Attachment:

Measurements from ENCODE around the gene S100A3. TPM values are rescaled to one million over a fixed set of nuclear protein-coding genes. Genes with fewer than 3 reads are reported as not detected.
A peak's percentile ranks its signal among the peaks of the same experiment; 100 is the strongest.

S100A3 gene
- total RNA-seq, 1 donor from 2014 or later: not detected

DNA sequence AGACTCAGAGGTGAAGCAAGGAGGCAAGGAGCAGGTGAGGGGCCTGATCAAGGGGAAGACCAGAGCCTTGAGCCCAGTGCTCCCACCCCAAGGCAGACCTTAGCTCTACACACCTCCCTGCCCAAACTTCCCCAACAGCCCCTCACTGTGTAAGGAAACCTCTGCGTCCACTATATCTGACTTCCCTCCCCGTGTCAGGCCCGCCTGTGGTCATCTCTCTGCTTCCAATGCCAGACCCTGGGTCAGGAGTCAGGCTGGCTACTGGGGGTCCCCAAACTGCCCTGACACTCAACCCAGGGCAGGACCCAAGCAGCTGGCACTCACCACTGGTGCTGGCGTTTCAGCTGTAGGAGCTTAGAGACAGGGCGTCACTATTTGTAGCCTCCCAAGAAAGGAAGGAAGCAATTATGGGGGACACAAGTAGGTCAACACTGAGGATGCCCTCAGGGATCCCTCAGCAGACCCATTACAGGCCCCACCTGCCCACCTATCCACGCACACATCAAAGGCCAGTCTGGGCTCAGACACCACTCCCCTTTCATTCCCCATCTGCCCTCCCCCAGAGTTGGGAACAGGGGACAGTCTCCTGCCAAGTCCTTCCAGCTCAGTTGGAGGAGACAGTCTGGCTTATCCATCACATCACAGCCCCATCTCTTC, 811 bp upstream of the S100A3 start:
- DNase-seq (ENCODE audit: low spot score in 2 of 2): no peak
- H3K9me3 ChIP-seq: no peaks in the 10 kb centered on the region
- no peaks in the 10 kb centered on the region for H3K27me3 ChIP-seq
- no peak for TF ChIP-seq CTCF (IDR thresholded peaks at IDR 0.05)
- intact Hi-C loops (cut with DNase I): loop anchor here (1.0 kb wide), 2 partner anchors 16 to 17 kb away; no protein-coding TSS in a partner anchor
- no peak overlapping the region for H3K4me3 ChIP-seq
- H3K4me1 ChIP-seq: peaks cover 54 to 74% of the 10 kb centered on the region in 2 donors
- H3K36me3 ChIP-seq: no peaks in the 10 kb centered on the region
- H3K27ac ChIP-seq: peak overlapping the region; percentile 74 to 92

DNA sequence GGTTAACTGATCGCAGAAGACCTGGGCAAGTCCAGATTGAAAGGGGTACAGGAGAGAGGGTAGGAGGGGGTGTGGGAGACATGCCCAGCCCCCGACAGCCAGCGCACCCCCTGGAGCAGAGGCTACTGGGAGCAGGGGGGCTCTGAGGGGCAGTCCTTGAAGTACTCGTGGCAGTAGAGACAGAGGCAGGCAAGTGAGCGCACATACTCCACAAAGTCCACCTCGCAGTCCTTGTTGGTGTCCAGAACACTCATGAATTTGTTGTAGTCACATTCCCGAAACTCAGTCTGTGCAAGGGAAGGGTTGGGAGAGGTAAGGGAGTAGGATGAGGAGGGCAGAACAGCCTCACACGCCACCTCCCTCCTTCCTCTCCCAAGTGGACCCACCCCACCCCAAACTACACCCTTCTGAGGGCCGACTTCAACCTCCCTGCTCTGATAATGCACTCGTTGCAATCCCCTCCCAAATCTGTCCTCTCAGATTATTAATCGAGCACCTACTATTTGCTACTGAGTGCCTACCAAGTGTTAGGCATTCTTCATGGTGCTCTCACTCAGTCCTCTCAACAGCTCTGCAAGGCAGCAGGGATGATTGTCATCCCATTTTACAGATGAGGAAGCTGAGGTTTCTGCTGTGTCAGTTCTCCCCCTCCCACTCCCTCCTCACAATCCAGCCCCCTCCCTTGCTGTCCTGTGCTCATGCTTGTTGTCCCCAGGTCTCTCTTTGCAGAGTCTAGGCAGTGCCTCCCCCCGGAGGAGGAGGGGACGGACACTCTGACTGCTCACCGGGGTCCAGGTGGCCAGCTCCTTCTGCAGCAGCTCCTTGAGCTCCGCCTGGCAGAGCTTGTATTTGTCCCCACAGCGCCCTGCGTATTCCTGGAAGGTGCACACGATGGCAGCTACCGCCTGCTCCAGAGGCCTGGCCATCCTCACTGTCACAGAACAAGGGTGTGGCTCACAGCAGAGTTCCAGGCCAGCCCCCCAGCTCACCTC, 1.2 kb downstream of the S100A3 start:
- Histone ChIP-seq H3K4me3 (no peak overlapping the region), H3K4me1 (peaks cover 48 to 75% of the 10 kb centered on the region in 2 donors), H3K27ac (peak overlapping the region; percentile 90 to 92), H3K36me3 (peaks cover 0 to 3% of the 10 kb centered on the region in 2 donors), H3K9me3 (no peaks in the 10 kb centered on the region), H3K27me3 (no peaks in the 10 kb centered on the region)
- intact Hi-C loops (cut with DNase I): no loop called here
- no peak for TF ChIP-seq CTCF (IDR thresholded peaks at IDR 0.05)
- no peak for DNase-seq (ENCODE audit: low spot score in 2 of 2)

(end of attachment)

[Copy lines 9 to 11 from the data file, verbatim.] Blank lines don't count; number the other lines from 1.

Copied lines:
- no peak for TF ChIP-seq CTCF (IDR thresholded peaks at IDR 0.05)
- intact Hi-C loops (cut with DNase I): loop anchor here (1.0 kb wide), 2 partner anchors 16 to 17 kb away; no protein-coding TSS in a partner anchor
- no peak overlapping the region for H3K4me3 ChIP-seq